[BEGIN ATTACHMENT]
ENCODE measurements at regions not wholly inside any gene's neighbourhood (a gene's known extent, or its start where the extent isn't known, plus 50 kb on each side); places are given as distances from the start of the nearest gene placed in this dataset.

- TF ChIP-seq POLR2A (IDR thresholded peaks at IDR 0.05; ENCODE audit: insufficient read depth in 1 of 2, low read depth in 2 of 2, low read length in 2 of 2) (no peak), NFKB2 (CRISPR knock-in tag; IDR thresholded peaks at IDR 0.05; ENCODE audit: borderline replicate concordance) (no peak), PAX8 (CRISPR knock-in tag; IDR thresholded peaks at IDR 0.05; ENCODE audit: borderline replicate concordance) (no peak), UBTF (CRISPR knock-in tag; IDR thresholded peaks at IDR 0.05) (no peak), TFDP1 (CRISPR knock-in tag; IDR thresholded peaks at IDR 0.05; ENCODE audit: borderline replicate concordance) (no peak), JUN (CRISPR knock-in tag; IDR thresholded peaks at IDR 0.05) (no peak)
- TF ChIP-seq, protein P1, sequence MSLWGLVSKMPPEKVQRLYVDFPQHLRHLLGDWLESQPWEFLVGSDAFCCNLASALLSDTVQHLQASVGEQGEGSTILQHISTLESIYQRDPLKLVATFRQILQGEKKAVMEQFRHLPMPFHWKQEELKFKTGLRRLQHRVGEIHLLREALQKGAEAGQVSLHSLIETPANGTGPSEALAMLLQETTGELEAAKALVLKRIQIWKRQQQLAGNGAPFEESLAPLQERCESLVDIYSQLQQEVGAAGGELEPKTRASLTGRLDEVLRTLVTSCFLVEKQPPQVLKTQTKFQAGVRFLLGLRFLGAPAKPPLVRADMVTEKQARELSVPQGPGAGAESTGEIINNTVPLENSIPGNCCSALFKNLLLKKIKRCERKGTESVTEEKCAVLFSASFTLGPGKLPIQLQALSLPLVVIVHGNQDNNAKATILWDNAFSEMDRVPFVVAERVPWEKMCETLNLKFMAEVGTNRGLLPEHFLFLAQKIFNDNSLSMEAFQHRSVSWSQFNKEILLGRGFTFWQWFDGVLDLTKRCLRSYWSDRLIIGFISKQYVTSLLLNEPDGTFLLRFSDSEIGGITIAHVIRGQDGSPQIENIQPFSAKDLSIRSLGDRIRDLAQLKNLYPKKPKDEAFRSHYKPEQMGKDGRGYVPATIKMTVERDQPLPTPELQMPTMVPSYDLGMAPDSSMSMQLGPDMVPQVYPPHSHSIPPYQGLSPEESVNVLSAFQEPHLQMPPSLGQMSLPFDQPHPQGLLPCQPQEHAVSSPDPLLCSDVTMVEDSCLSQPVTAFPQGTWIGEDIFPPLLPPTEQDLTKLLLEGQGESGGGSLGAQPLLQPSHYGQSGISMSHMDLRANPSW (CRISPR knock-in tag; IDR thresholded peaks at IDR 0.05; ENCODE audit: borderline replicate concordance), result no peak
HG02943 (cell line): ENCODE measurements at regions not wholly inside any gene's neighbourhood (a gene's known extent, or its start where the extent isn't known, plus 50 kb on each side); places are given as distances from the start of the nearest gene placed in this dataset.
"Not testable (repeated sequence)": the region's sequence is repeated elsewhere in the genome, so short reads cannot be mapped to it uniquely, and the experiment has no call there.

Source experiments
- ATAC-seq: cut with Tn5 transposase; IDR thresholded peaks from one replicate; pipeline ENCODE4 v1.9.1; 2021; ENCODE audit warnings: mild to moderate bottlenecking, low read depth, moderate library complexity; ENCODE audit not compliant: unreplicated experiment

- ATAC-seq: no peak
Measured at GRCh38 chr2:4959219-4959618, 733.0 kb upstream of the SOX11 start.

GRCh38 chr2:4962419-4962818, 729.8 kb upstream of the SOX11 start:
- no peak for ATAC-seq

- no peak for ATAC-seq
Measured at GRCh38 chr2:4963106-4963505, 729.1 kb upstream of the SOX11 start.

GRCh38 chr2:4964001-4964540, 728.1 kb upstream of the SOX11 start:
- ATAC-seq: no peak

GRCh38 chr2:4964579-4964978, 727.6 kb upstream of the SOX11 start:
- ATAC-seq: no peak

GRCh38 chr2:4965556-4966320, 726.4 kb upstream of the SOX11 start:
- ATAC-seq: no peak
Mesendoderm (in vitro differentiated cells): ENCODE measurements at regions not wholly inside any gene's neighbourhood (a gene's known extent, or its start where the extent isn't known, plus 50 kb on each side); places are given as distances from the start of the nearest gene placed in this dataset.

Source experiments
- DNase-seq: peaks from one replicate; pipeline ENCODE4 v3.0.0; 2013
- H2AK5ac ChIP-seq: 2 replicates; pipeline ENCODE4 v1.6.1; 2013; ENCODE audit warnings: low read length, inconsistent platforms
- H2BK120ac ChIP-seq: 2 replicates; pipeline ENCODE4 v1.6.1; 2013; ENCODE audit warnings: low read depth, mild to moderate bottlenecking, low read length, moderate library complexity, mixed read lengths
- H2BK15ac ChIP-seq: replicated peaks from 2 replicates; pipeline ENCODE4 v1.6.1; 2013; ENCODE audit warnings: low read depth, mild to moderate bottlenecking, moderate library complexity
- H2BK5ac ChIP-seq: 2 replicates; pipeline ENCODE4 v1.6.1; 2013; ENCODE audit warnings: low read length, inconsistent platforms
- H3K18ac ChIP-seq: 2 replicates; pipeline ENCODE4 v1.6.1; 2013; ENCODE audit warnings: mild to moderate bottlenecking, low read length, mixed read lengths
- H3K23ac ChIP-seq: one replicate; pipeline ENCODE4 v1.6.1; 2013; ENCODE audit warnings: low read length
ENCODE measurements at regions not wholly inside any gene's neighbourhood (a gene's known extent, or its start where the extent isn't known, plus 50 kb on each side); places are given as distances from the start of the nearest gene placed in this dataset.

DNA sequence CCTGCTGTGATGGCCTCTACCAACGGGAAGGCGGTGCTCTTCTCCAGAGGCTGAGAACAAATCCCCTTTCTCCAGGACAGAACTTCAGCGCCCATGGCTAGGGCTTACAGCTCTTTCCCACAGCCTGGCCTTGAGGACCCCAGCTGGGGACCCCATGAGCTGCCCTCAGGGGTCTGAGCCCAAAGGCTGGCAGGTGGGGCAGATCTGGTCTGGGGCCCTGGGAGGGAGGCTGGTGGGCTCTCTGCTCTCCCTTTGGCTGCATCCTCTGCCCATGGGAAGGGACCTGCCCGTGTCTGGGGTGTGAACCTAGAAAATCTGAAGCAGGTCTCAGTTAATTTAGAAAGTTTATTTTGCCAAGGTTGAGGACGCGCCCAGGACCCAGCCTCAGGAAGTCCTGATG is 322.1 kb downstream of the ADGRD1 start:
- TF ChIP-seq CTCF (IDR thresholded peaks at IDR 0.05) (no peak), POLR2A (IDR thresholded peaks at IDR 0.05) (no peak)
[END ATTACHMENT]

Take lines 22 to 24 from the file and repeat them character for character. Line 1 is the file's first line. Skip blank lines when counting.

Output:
- DNase-seq: peaks from one replicate; pipeline ENCODE4 v3.0.0; 2013
- H2AK5ac ChIP-seq: 2 replicates; pipeline ENCODE4 v1.6.1; 2013; ENCODE audit warnings: low read length, inconsistent platforms
- H2BK120ac ChIP-seq: 2 replicates; pipeline ENCODE4 v1.6.1; 2013; ENCODE audit warnings: low read depth, mild to moderate bottlenecking, low read length, moderate library complexity, mixed read lengths